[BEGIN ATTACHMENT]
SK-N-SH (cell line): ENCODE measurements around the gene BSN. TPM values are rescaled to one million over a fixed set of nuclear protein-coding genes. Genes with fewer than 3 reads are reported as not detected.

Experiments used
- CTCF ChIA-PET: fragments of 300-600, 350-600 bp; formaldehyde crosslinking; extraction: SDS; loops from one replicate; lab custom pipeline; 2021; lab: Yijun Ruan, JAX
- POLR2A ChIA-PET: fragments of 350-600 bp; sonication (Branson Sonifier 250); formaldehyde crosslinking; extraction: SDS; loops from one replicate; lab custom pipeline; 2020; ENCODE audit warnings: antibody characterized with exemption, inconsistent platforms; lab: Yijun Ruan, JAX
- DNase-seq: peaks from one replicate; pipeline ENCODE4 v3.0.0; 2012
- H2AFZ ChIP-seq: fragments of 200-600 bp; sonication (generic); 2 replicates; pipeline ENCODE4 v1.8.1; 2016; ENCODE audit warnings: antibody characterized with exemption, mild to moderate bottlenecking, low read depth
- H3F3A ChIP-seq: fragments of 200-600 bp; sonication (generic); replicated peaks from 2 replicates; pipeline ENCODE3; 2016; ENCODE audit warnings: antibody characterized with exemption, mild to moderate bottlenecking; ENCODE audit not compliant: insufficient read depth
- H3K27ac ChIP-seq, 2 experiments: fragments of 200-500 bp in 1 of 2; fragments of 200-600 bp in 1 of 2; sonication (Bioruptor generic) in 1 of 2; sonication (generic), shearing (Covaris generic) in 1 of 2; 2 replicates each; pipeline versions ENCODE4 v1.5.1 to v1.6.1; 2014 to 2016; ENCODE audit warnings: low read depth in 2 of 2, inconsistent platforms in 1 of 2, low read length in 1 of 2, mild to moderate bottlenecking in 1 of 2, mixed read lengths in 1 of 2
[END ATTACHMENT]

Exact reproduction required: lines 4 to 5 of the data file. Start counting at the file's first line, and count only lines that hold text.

- POLR2A ChIA-PET: fragments of 350-600 bp; sonication (Branson Sonifier 250); formaldehyde crosslinking; extraction: SDS; loops from one replicate; lab custom pipeline; 2020; ENCODE audit warnings: antibody characterized with exemption, inconsistent platforms; lab: Yijun Ruan, JAX
- DNase-seq: peaks from one replicate; pipeline ENCODE4 v3.0.0; 2012